EU mounts pressure on Nigeria to supply gas to Europe
The European Union (EU) has increased pressure on Nigeria to supply gas to Europe as it attempts to decrease reliance on Russian gas.
This is coming as the minister of state, petroleum resources, Timipre Sylva, at the weekend suggested a multi-faceted approach to resolving the massive oil theft, vandalism and outright sabotage of Nigeria’s oil facilities which have combined to hobble Nigeria’s ability to meet its crude production quota.
Speaking during a visit to Sylva by yet another delegation from Europe led by the Deputy Director General, EU Energy Platform Task Force, Mathew Baldwin, the leader of the delegation, reiterated the EU’s commitment to making the ongoing gas projects a reality.
“I am very pleased to be working with you in a big way…the more the security situation can be improved in the Niger Delta region, the more investment we will see,” he said.
He stated that the visit was part of an effort to establish a new sustainable partnership and renewed investment drive with Nigeria.
“We’re proud of supporting such efforts. The more there are improved investments in the Niger-Delta and the minister is leading in this direction, the more the investments will come in”, he restated.
A major area of collaboration, the parties agreed on is the ongoing Ajaokuta-Kaduna-Kano (AKK) Gas Project and the Trans Sahara Gas Pipelines (TSGP) project regarded as one of the world’s longest offshore pipelines and is expected to transport gas from Nigeria through Morocco to Europe.
Despite its intention to raise gas supply, Nigeria has been unable to do so as a result of declining funding, attacks on upstream facilities and theft of petroleum products.
But Sylva while speaking during a visit by the delegation from Europe, advocated the deployment of technology, security forces, community collaboration and increased government action to halt the menace.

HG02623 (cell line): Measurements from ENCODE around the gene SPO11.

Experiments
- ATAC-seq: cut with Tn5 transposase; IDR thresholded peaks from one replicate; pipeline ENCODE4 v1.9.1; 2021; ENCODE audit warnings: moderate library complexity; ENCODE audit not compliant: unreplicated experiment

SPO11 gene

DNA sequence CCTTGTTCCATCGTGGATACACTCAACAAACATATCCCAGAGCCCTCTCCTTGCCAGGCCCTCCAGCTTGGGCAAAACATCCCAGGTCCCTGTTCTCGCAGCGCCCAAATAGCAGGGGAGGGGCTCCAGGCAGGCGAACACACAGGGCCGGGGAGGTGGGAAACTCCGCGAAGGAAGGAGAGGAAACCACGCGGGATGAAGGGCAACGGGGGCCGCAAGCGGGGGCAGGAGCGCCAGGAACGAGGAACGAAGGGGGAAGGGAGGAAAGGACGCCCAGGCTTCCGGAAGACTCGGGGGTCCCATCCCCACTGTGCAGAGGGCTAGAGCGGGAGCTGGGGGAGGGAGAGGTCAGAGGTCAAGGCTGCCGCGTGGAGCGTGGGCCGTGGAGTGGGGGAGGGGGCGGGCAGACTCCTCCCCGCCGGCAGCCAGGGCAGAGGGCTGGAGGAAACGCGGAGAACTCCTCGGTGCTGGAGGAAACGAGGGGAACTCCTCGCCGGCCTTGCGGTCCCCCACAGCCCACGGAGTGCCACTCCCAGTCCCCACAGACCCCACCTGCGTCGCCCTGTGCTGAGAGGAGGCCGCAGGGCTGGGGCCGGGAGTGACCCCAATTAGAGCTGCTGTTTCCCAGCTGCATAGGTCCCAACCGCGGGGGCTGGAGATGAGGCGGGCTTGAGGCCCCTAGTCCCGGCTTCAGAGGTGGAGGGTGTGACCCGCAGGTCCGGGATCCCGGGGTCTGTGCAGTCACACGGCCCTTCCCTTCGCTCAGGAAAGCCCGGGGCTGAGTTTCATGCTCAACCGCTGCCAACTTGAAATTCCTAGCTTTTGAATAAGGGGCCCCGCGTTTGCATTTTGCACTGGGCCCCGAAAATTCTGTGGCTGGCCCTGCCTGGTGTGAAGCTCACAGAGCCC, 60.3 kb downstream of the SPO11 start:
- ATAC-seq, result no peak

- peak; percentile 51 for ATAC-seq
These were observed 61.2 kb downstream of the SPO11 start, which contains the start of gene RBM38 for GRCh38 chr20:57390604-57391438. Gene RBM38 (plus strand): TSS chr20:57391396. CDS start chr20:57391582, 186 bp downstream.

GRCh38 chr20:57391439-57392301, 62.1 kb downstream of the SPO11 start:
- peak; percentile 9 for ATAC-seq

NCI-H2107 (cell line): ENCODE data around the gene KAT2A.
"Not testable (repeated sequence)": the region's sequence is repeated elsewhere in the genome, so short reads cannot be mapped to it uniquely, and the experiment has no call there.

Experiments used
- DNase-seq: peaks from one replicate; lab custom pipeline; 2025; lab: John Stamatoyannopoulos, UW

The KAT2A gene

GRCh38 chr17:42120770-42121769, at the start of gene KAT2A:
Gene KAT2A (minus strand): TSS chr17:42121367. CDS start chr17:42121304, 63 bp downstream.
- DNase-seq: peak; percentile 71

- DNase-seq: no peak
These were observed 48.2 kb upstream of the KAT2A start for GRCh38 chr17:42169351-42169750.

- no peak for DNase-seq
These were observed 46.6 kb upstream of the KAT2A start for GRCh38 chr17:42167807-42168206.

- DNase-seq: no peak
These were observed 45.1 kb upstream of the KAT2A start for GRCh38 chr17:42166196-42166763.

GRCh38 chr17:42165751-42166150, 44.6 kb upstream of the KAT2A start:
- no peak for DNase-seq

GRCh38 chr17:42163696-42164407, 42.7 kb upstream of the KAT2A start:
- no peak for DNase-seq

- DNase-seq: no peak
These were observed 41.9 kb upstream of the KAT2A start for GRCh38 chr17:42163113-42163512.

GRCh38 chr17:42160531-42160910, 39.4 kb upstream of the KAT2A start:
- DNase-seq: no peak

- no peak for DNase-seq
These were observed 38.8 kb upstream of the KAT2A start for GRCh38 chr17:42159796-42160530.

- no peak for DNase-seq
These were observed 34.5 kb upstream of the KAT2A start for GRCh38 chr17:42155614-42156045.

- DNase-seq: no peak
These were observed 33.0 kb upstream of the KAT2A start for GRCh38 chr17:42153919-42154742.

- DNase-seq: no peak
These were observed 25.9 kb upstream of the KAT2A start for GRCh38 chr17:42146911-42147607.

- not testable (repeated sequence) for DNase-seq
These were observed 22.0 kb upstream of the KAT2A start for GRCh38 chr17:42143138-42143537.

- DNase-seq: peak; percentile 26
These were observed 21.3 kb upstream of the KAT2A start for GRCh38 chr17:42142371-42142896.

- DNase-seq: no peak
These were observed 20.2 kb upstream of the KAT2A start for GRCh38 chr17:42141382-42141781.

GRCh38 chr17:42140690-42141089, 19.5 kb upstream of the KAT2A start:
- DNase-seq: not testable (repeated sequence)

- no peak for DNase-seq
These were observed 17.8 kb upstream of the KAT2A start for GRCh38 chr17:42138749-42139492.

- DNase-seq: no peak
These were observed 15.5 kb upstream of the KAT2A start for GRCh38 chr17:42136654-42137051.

It would be one of the several visits in the last few months to Nigerian authorities, including the Nigerian Upstream Petroleum Regulatory Commission (NUPRC), the Nigerian National Petroleum Company Limited (NNPCL) and the Nigerian Midstream and Downstream Petroleum Regulatory Authority (NMDPRA) by officials from Europe.
The minister called for collaboration with the EU in the areas of security, technology deployment, project financing and more private sector participation to meet the country’s plan of stepping into the void created by the aftermath of the Russian-Ukraine altercation.
He frowned on the decision by the EU and Western nations to withdraw investment in fossil fuels, insisting that hydrocarbons will continue to be relevant while gas would be used as a transition fuel in the coming years.
Sylva, therefore, appealed to the delegation to impress upon their businessmen and financial institutions to debottleneck the process of obtaining loans and other sources of funding to ramp up the exploration of oil and gas.
The minister recalled that the delegation was earlier in the Niger Delta to see for themselves the situation, assuring that the region would be secured for oil and gas investments to continue to thrive while the country’s production quota would be raised.
“Security is one area of cooperation with the EU. They went to the Niger Delta to see the security situation for themselves. Part of the solution is technology deployment.
“I’ve always advocated for collaboration in this regard. We have to have a four-legged approach. We have to have the government, security agencies and communities working together. We also need to have the technology. We’re discussing with the EU how we can collaborate on developing technology.
“We have lots of gas projects like the Trans-Saharan gas pipeline and so on and we need the environment to be conducive to achieve all this. The project will deliver gas to Europe in a few years to come,” he noted.
The minister assured the EU delegation of the federal government’s commitment to deepening investment in gas since it had been adopted as Nigeria’s energy transition fuel and expressed confidence that the EU had given a lot of commitment in that regard.
“We’re together on the same page with the rest of the world in using gas as the energy transition fuel. We’re working together in technology development and financing.
“I know it’s the private sector that invests but the EU is responsible for policy direction and they have shown a lot of commitments. We’ve been having discussions. This is not the first and won’t be the last. it’s a good beginning for us,” the minister explained.
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